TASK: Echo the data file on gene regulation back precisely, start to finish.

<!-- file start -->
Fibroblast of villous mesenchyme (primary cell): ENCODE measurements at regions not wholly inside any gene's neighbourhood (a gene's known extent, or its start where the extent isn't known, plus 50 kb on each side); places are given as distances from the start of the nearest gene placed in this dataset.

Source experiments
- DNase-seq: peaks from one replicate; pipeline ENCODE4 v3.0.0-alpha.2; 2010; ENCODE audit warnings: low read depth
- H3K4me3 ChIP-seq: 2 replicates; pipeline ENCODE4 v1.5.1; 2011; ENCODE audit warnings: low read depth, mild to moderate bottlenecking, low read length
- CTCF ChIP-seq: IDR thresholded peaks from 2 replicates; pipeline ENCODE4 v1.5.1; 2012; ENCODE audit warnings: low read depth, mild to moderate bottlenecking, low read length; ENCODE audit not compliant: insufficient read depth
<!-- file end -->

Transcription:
Fibroblast of villous mesenchyme (primary cell): ENCODE measurements at regions not wholly inside any gene's neighbourhood (a gene's known extent, or its start where the extent isn't known, plus 50 kb on each side); places are given as distances from the start of the nearest gene placed in this dataset.

Source experiments
- DNase-seq: peaks from one replicate; pipeline ENCODE4 v3.0.0-alpha.2; 2010; ENCODE audit warnings: low read depth
- H3K4me3 ChIP-seq: 2 replicates; pipeline ENCODE4 v1.5.1; 2011; ENCODE audit warnings: low read depth, mild to moderate bottlenecking, low read length
- CTCF ChIP-seq: IDR thresholded peaks from 2 replicates; pipeline ENCODE4 v1.5.1; 2012; ENCODE audit warnings: low read depth, mild to moderate bottlenecking, low read length; ENCODE audit not compliant: insufficient read depth